Non-Vascular PlantsNon-vascular plants lack a vascular system (think veins) totransport nutrients and water throughout the plant. Theydon’t have true roots, stems or leaves that we associate withmost plants. Because of this, non-vascular plants are usuallymuch smaller (rarely taller than two to three centimeters) thanvascular plants and are found mainly in moist areas that do notget a lot of sun.Non-vascularThese plants are mucholder than vascularplants. The oldest knownnon-vascular plantappeared in the fossilrecord between 440 and450 million years ago.Some scientists believethat non-vascular plantsmay have evolved asearly as 475 million yearsago. Vascular plantsappeared roughly 400million years ago.VascularThere are three groupsof non-vascular plants:algae, mosses and‘worts (hornworts andliverworts).r 14 r
Green AlgaeDescriptionAlgae are the mostwell-known of a groupof organisms calledphytoplankton. Manyspecies live as singlecells, while other speciesform colonies, longfilaments or seaweeds.Green algae are the most diverse group of algae with more than 7,000species. These organisms are photosynthetic, meaning that they function asplants and produce their own food from sunlight, and are primarily aquatic.Distribution and HabitatGreen algae live in mainly fresh water throughout all five physiographicprovinces. They can often be found on rocks, floating wood and covering thesurface of stagnant water. In fact, algal growth is often what makes partiallysubmerged rocks and wood slippery.Role in Food WebAlgae are at the base of most aquatic food chains and webs and are oneof the primary producers of the oxygen we breathe. However, when excessnutrients enter the water system, green algae can rapidly grow to such adegree that it negatively affects the immediate ecosystem. Thick mats ofgreen algae can prevent sunlight from reaching the bottom of ponds andlakes and prevent other aquatic vegetation from growing. Additionally, whengreen algae die, the process of decomposition uses oxygen in the water,called “dissolved oxygen.” This process can cause the water to become“anoxic,” which means there is no more oxygen in the water for fish andother aquatic animals to breathe.r 15 r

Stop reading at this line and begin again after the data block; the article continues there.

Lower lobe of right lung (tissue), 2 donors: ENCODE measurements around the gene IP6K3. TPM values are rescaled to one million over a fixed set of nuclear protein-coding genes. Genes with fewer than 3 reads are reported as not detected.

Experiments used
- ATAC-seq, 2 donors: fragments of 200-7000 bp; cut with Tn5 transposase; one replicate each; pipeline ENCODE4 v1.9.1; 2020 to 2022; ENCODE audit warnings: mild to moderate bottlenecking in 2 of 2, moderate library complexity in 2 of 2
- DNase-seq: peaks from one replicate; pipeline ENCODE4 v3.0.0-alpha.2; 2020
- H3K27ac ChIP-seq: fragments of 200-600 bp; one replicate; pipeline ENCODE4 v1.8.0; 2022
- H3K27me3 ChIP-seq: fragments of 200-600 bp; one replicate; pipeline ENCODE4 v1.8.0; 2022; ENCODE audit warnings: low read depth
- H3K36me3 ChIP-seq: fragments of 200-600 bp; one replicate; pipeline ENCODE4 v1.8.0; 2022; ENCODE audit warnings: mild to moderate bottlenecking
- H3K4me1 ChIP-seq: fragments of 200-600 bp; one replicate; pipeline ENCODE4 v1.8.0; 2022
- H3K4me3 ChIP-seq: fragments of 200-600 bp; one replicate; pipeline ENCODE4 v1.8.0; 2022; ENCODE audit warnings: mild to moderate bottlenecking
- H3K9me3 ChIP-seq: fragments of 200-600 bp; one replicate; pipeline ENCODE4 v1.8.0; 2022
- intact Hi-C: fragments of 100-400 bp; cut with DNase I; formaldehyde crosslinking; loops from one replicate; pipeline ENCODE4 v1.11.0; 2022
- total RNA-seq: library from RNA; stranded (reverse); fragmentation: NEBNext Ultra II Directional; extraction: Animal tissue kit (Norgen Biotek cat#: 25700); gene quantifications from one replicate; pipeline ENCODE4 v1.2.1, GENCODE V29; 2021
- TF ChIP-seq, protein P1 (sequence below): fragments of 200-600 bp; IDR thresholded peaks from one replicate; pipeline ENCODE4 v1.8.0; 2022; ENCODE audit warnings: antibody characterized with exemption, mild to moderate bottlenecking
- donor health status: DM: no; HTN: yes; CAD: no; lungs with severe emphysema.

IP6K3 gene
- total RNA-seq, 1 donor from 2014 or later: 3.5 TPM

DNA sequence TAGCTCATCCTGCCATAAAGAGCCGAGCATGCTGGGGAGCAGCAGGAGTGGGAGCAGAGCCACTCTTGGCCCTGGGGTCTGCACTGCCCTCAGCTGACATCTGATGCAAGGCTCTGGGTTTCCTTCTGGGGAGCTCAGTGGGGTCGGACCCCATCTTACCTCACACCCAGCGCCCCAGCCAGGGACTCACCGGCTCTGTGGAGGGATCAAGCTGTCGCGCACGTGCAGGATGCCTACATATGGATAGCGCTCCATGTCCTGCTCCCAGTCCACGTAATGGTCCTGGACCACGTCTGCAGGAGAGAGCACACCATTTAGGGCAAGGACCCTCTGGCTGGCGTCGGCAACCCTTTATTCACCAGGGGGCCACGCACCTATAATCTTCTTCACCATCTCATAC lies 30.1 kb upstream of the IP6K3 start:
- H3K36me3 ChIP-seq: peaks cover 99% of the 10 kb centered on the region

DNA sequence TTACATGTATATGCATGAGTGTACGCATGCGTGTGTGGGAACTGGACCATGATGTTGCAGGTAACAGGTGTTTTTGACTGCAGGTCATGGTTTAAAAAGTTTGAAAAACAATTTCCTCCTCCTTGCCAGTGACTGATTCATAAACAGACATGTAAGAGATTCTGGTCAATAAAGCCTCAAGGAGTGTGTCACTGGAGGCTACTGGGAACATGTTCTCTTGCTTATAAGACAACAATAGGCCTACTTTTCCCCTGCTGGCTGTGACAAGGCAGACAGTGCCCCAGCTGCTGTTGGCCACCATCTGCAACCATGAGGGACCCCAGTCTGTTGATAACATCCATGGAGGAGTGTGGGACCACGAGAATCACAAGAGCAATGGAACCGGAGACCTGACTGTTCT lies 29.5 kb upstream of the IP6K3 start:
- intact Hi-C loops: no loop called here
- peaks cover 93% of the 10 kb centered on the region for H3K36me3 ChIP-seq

MossesDescriptionMosses are small, soft plants thatare typically 1 to 10 centimeterstall. There are approximately10,000 species of moss, makingthem the third most diversegroup of land plants.Since mosses cannot transportwater, they must have a dampenvironment to live. But theystill need enough sunlight forphotosynthesis – after all, they are still plants!Mosses have rhizoids instead of true roots. Rhizoids act like roots andanchor the plants to the ground or other surfaces such as rocks or trees.Mosses do not have flowers and therefore no fruits, cones or seeds. Theyrely on spores to reproduce. Think of spores like a seed – once the sporeis fertilized, it grows until it is released into the environment to make moremoss! Mosses play important rolesin their ecosystem such as reducingstream erosion, cycling water andHumans use mosses as well.nutrients, and providing shelter toSome types of moss are usedmany insects.by florists in decorations.Sphagnum, a specific genus ofDistribution and Habitatmoss, was used in World War IMosses grow in all fiveas first-aid dressings on soldiers’physiographic provinces. Theywounds as these mosses arecommonly grow close together inhighly absorbent and have mildclumps or mats in damp or shadyantibacterial properties.locations.Role in Food WebThough moss may be eaten byvarious animals, it is not a main food source for any particular species. Mossesplay a larger role in replenishing nutrients in the soil which are used by otherproducers.r 16 r
’Worts (Liverwortsand Hornworts)We’ll cover liverworts andhornworts together. The ‘wortsare even simpler than mosses.They are considered to be thesimplest of all plants and oftengrow flat along the ground inlarge leaf-like structures.DescriptionThe name “liverwort” comesfrom the Anglo-Saxon words “lifer,” meaning liver, and “wyrt,” meaning plant.It was thought that the ribbon-shaped margins resembled the lobes of a liver;because of this, ‘worts were believed to be useful for treating liver ailments.There are 6,000 to 8,000 species of liverworts. Liverworts are typically small,usually from 2 to 20 millimeters wide with individual plants less than 10centimeters long.Hornworts are very similar to liverworts. The main distinguishing characteristicis the elongated horn-like structure. This is where the hornwort gets its name.There are only 100 species of hornworts identified at this time.Like the mosses, ‘worts reproduce by spores.Distribution and HabitatHornworts and liverworts are found throughout all five physiographicprovinces. Like mosses, they require a damp environment and enoughsunlight for photosynthesis.Role in Food Web‘Worts can survive in Arctic regions and on high mountaintops whereother plants can’t grow. They provide an important food source for planteaters such as Caribou, Musk Oxen, Arctic Hares and lemmings that live inthese regions.r 17 r